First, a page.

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Last Updated on May 10, 2015, by eNotes Editorial. Word Count: 607

Those who have read The Cat Ate My Gymsuit will want to follow the continued saga of Marcy Lewis in her new adventures as a camp counselor-in-training for a group of especially gifted young people. But even if you do not yet know Marcy or her favorite teacher, Finney, you will quickly identify with Marcy's problems with her parents, her new boyfriend, and the unruly camper who does her best to make life miserable for everyone. Most entertaining is Marcy's own development as she grows more accustomed to her new slender body and positive outlook on the world. The story is filled with puns, jokes, and one-liners. The camp action is highlighted by the tricks, some funny and some not, which the campers play upon one another. Told from Marcy's point of view, it is a story which asks and attempts to answer questions that are on many teenagers' minds.

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Marcy Lewis was first introduced to readers as a clumsy overweight teenager in The Cat Ate My Gymsuit. But this sequel features a slimmer, more confident Marcy who, at almost fifteen years of age, becomes a Counselor-in- Training (CIT) at the arts camp founded and directed by her favorite former teacher, Ms. Finney. There's a Bat in Bunk Five supplies enough background for the reader to understand Marcy's unhappy history and thus grasp the importance of her evolution into a more understanding and compassionate person. Within an interesting plot, Danziger brings Marcy to a maturity that allows her, if only in brief moments, to stop hating her father long enough to see him as a real person with problems similar to some of her own.

The action of the arts camp provides movement crucial to retaining reader attentiveness as the problems of teenage love and alienation from adults are explored. All the camp's students have one thing in common—their unusual talent in some area of the arts. The emphasis upon creative release is strong as each young person, camper and counselors alike, is encouraged to express himself or herself. While helping supervise a dozen eleven- and twelve-year-olds, Marcy helps write the camp newsletter and annual publication. Her writing also adds to the story's framework as she envisions her own life's "plot" and herself and her acquaintances as "characters" in a story. She comments early on that "If my life were a novel, it would be one without much plot, just character development."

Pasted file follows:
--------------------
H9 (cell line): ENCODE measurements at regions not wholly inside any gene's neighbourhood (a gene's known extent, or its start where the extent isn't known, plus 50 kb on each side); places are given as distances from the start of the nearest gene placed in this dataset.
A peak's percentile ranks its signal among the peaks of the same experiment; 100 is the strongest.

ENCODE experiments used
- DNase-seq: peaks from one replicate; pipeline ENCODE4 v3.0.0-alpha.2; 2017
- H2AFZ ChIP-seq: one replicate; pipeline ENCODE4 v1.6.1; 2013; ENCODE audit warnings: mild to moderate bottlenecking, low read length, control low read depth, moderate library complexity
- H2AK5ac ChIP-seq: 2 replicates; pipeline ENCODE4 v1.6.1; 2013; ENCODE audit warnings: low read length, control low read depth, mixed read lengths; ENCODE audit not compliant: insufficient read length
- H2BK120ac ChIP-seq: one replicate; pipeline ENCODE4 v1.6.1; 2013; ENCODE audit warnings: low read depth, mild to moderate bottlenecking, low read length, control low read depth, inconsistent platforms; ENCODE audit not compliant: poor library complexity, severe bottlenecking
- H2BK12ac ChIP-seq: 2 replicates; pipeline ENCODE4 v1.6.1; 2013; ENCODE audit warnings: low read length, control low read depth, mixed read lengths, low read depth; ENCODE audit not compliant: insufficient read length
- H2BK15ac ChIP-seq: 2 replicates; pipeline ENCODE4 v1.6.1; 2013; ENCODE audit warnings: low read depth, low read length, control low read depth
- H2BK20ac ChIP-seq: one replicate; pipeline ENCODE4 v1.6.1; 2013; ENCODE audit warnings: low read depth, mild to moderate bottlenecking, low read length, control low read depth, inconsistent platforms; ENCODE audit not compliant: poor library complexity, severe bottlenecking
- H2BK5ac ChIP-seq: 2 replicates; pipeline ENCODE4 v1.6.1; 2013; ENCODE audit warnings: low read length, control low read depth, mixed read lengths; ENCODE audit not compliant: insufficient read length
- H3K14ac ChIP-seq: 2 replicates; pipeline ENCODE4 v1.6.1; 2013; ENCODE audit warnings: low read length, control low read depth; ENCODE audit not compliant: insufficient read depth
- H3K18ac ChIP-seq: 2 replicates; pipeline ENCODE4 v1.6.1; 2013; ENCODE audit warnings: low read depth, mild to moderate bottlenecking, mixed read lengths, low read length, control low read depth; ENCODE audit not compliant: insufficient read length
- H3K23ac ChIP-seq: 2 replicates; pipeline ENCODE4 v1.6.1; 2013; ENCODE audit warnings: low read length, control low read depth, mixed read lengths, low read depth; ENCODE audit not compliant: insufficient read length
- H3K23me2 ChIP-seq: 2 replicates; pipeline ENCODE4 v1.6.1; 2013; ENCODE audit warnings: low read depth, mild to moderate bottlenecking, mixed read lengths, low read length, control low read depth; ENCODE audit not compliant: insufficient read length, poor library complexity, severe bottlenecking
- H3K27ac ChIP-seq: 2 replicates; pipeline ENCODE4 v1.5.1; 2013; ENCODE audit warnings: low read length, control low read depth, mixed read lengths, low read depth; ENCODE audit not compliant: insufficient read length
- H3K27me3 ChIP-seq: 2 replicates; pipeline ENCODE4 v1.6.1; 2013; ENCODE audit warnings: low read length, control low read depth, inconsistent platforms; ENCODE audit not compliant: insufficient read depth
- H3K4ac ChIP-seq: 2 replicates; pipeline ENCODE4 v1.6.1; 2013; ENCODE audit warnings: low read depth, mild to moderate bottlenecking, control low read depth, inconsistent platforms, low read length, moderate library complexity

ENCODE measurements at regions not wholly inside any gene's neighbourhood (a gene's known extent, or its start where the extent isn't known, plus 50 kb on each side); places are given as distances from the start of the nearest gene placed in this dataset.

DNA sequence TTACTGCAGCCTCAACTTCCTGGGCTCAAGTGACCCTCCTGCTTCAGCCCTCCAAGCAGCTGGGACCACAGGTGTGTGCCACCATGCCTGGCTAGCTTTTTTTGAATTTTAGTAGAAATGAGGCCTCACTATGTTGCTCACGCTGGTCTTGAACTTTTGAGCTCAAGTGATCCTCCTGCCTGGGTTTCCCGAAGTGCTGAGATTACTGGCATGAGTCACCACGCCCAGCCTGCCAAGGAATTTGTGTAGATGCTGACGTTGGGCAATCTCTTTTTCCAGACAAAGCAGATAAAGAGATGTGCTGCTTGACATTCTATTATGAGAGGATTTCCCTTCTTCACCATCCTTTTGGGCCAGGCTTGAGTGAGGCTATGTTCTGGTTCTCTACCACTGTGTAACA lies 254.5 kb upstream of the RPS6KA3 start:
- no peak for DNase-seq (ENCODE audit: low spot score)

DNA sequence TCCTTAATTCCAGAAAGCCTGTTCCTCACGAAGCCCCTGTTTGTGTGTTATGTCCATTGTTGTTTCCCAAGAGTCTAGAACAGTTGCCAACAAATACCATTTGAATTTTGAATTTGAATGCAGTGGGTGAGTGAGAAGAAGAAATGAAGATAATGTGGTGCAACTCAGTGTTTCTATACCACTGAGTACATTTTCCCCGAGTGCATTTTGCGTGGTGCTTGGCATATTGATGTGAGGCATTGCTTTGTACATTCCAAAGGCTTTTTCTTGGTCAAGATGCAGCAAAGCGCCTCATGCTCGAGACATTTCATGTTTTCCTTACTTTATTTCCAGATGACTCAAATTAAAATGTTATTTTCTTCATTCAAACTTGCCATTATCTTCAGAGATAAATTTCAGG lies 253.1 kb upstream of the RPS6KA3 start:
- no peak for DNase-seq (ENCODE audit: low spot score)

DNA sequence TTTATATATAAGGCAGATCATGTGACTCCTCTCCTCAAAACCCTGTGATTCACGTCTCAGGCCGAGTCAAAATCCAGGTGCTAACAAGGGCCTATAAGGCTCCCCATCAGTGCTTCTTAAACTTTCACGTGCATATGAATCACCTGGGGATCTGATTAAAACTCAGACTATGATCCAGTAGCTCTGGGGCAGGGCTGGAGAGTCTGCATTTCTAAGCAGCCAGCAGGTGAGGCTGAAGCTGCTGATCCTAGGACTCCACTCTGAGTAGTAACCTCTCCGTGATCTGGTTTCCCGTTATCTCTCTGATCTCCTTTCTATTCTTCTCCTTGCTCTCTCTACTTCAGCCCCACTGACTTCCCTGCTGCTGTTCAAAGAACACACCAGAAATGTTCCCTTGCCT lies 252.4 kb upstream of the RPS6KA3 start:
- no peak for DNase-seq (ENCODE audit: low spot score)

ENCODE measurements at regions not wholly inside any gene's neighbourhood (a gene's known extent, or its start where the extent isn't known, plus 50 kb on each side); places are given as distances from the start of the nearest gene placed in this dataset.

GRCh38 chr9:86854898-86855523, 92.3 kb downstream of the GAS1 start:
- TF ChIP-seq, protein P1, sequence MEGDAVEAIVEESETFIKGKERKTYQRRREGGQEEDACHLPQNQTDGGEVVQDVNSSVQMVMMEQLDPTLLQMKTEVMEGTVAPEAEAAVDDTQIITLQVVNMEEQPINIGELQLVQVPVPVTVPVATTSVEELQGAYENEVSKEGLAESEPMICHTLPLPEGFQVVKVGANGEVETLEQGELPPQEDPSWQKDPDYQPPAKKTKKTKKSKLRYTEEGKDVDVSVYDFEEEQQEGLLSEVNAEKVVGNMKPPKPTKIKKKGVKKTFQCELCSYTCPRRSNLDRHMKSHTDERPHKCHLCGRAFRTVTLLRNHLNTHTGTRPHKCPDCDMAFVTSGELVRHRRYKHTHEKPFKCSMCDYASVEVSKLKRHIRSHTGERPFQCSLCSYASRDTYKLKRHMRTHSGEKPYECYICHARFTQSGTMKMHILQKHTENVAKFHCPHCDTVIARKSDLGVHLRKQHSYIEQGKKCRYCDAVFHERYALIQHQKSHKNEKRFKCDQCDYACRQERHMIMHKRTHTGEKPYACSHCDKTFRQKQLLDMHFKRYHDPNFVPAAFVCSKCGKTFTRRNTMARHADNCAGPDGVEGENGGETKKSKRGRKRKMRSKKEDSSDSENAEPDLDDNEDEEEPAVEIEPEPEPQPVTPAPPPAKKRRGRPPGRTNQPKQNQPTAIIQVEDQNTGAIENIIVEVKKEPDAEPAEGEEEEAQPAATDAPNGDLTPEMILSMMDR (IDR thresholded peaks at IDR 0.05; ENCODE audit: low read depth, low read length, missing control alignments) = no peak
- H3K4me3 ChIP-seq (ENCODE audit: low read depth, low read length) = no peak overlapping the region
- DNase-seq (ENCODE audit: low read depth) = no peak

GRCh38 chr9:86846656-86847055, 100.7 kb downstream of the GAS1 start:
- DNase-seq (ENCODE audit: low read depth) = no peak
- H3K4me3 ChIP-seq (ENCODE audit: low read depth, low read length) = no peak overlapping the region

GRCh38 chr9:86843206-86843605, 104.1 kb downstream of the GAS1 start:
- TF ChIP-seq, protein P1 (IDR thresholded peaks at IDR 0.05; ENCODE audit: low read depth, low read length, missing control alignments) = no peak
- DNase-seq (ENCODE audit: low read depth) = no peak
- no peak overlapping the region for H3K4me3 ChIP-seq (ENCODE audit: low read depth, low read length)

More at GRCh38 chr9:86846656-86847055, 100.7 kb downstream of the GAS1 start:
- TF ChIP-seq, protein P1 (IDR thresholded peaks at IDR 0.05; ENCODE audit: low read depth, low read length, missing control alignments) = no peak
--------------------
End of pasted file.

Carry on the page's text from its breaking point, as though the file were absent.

Although talented, the campers are not perfect people. There are many confrontations over the summer, especially with a younger camper, Ginger, precocious enough to be placed in Bunk Five with older girls, but emotionally underdeveloped. When she runs away, Marcy must face up to the same kind of responsibility most adults have for the care of their children. As the summer evolves, a romance develops for Marcy with another CIT, Ted. Marcy's feelings for Ted, while thrilling, are also frightening because she fears that her romantic relationships might fail like that of her parents, who constantly quarrel.

Developing an understanding of one's identity is the theme of this book, beginning with a scene in which Marcy is ironing name labels on all her belongings. She thinks early on that camp is her chance to escape her constantly bickering parents and to start her life over "where no one, except Ms. Finney, knows anything about her." By the end of the story Marcy does, indeed, have a better grasp of her identity, but realizes her journey to self-realization is a continuous process which may never be complete. The book's final line expresses her new, more optimistic attitude: "I can hardly wait for the next chapter."

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